Here's a picture from V's article regarding data structures for light clients: https://blog.ethereum.org/2014/02/18/ethereum-scalability-and-decentralization-updates/


6

This sounds correct to me. Referring to the graphical interpretation of the descriptions in the Yellow Paper, your 4 tries are shown in the "Information required to derive block header" section. The picture exactly matches your descriptions.


6

The behavior has changed with the release of geth v1.8.0 Fromt the release notes Tracing and pruning: By default, state for the last 128 blocks kept in memory. Most states are garbage collected. If you are running a block explorer or other service relying on transaction tracing without an archive node (--gcmode=archive), you need to trace within this ...


5

Ancient history, but here goes :-) There was one coordinating contract for the initial attack. A later version had a more complex algorithm to generate the empty account addresses, presumably to try to frustrate any future clean-up effort. This one just incrementally worked through the address space. Every time the coordinating contract was called - and it ...


5

Each node keeps a complete copy of the current state, and update it with each new block. New nodes need to reconstruct the state by replaying the state changes in each block, although state-trie pruning allows nodes to not remember parts of the state that they aren't interested in.


4

Fusing nuggets of information from multiple sources (primarily, this and this): State data (together with account balances, contract code and account nonce) is stored by every Ethereum client (or Ethereum node) The Ethereum blockchain includes state roots (one per block) that store the root hash of the hash tree representing the system state at ...


4

Vitalik Buterin gives a compact answer: Every block header in Ethereum contains 3 trees for three kinds of objects: Transactions, Receipts (essentially, pieces of data showing the effect of each transaction), State. You can read a longer version with pictures here.


4

The ethereum state is stored on disk in a merkle tree separate from the actual data of the blockchain (ie. the blocks of transactions). The state is not included in blocks - only the state root is included in the block. The state is immutable, so each time an update is made, the old value is not deleted but persists on disk. Old values can be accessed by ...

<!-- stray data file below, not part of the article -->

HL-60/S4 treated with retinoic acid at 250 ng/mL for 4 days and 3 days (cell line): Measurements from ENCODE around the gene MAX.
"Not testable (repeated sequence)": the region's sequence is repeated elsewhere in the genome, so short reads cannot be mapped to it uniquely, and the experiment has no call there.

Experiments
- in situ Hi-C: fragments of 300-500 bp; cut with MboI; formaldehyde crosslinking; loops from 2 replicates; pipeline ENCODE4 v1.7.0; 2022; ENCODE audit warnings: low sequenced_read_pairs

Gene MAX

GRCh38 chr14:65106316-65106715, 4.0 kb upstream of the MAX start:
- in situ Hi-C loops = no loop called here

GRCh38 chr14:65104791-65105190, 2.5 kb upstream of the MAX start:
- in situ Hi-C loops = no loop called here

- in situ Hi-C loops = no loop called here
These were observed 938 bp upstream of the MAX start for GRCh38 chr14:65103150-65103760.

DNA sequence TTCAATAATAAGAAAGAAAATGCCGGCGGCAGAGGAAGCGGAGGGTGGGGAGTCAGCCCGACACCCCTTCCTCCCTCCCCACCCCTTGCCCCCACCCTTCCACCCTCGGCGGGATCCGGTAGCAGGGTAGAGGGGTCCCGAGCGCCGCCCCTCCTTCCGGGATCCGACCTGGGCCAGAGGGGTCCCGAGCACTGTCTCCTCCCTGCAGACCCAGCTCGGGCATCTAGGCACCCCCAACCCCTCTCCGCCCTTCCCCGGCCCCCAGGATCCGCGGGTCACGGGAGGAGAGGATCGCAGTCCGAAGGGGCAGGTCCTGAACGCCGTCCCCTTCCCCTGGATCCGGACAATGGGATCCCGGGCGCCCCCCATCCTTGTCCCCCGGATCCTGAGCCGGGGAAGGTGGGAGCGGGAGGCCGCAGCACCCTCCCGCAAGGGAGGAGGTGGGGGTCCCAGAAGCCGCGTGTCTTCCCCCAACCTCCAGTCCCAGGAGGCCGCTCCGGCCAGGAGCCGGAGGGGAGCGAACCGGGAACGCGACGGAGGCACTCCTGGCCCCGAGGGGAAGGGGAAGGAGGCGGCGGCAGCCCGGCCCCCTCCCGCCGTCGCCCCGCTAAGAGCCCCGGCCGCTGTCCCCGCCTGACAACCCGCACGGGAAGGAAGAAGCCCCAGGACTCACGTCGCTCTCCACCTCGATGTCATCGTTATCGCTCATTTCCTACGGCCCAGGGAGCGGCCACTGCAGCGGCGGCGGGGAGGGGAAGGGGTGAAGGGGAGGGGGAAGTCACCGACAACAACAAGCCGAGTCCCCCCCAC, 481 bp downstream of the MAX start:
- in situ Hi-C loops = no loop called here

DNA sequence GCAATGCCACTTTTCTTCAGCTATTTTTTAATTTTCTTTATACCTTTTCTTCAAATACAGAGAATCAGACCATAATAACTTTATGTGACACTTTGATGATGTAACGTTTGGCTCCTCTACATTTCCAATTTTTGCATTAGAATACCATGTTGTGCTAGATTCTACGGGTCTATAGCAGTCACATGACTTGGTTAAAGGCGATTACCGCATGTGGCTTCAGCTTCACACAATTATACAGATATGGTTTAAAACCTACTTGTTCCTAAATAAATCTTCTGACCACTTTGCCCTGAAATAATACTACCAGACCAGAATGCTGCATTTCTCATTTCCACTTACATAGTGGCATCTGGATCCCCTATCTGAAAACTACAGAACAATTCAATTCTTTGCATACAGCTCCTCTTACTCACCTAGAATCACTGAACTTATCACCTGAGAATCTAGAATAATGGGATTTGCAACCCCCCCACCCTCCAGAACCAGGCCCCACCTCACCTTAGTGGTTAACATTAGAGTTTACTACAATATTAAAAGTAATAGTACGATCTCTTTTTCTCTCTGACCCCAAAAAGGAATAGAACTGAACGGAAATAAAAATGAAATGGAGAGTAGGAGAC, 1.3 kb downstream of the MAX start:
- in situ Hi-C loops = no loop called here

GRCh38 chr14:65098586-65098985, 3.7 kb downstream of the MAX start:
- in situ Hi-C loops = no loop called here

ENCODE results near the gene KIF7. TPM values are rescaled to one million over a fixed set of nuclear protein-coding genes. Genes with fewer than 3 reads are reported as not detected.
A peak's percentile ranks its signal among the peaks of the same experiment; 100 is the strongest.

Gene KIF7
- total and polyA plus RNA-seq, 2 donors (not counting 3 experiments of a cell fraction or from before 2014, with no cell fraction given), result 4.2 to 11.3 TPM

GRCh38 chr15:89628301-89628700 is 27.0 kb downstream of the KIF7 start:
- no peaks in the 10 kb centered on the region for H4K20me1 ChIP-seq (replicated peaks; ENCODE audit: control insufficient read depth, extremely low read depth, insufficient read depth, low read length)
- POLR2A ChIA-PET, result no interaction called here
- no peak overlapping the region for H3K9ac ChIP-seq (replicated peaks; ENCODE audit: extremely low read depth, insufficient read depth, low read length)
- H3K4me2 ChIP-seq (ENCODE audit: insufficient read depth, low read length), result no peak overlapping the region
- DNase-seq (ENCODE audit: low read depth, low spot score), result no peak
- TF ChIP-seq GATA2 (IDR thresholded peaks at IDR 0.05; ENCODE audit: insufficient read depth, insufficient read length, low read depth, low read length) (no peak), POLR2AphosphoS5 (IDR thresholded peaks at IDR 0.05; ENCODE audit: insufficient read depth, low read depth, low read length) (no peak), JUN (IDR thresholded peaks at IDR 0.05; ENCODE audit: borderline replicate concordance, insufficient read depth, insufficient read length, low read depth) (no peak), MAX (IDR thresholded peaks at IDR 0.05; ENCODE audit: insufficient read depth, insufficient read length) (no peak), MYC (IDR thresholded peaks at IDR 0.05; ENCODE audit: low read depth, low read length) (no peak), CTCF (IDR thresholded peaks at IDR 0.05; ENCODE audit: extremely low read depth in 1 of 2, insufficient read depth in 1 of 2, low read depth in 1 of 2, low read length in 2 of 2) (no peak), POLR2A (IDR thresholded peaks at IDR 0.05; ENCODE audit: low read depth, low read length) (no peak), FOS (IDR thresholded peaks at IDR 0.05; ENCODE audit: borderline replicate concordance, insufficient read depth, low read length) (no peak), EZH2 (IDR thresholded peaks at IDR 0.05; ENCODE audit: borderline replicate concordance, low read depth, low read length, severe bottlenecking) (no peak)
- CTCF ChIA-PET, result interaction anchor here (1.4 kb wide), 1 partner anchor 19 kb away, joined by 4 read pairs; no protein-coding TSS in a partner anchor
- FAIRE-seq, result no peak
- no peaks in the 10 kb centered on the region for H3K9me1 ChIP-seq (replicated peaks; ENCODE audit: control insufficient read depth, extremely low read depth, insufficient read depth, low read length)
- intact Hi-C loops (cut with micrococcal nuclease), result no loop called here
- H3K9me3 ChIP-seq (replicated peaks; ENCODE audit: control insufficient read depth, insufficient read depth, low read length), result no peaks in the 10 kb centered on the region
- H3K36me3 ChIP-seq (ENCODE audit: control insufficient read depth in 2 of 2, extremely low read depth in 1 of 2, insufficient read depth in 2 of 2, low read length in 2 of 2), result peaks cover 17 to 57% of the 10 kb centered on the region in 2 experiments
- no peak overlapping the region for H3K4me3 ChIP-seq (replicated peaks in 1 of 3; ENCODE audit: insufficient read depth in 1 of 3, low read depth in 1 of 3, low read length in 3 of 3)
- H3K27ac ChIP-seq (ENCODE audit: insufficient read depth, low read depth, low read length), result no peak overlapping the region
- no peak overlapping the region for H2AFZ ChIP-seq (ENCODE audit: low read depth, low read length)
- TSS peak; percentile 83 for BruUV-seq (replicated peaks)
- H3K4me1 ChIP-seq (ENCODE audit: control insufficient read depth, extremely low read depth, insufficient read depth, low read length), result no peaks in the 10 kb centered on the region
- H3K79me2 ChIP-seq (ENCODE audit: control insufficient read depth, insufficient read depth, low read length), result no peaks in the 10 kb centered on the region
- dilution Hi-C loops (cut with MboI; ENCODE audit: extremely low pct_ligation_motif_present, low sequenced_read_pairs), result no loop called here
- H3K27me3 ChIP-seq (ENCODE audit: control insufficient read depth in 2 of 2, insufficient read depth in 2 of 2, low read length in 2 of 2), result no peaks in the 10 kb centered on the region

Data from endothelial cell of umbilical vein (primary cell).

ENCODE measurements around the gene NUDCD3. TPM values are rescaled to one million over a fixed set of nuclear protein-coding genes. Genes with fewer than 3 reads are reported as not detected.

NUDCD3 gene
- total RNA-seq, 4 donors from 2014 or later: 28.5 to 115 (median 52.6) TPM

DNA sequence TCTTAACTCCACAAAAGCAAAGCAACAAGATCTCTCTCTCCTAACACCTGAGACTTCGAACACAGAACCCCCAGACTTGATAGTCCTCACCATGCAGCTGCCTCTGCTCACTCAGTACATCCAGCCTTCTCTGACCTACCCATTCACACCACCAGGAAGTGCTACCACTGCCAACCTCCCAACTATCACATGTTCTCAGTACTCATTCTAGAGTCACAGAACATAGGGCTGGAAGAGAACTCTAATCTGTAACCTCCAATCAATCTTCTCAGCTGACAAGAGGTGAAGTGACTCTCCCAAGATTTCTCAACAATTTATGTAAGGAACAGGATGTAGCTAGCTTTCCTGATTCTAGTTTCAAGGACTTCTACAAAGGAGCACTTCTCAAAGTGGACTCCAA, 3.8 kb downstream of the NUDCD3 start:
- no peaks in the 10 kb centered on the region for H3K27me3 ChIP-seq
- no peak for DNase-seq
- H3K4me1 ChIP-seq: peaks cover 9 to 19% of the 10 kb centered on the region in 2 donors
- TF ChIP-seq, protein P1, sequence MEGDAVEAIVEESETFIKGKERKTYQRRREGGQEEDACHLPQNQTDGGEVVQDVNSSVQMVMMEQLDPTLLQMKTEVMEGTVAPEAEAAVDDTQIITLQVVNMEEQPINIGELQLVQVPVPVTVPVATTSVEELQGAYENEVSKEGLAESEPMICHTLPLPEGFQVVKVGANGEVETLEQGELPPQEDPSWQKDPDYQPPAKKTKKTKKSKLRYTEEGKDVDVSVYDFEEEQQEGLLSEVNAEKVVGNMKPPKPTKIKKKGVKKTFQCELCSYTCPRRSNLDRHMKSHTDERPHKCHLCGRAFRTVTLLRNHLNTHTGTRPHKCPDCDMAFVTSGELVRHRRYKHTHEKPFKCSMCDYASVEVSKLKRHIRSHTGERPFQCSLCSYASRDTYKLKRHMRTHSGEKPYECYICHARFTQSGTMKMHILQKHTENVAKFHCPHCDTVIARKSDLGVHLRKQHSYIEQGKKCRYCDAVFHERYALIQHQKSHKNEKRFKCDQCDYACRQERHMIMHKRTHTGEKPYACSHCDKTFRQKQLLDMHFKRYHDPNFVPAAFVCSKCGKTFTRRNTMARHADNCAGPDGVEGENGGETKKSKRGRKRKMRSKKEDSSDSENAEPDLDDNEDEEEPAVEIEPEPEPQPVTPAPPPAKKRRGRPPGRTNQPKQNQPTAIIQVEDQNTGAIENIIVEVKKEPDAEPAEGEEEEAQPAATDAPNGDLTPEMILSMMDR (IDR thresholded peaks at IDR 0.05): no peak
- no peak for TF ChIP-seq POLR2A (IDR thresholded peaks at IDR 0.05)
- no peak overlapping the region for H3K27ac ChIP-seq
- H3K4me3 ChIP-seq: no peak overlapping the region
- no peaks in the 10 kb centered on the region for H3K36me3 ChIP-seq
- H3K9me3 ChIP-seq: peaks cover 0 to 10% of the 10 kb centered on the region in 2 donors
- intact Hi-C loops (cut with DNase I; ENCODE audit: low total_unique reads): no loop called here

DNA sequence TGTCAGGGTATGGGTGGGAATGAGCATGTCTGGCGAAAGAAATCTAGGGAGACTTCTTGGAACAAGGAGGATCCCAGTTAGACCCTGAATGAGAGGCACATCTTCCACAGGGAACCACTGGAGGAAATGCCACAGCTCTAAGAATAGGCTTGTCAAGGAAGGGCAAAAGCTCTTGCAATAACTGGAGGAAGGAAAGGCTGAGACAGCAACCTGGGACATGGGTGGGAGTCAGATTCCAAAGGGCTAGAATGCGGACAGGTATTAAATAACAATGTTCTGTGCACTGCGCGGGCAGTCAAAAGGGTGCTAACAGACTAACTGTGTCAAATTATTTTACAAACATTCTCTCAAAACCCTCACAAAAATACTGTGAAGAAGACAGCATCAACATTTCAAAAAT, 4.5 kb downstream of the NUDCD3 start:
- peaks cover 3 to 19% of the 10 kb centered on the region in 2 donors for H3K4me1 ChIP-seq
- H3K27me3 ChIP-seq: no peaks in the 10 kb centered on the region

4

[Q1] Records in the state trie can exist independently of the state root that references them. Each node is stored in what is essentially a flat hashmap, and nodes have references to allow them to look up their children in the hashmap. In your example, block 175,223's state root has a reference to two child nodes. Block 175,224's state root has a ...


3

I'm going to disagree with the conversation in the comments to the other answer. (Apologies in advance!) I think what's being outlined in the question is generally correct, at least from the way I'd understood things. Are the transaction root hash present in a block pointing to individual tree roots or again its a single tree like state tree (i.e. it ...


3

When you send a zero value transaction to an account that does not exist. The same works for zero value creates (both through transactions and the CREATE opcode) as well as CALLing in to an account that does not exist. This is a mistake, a flaw in the protocol. One we want to fix in the next upcoming hardfork.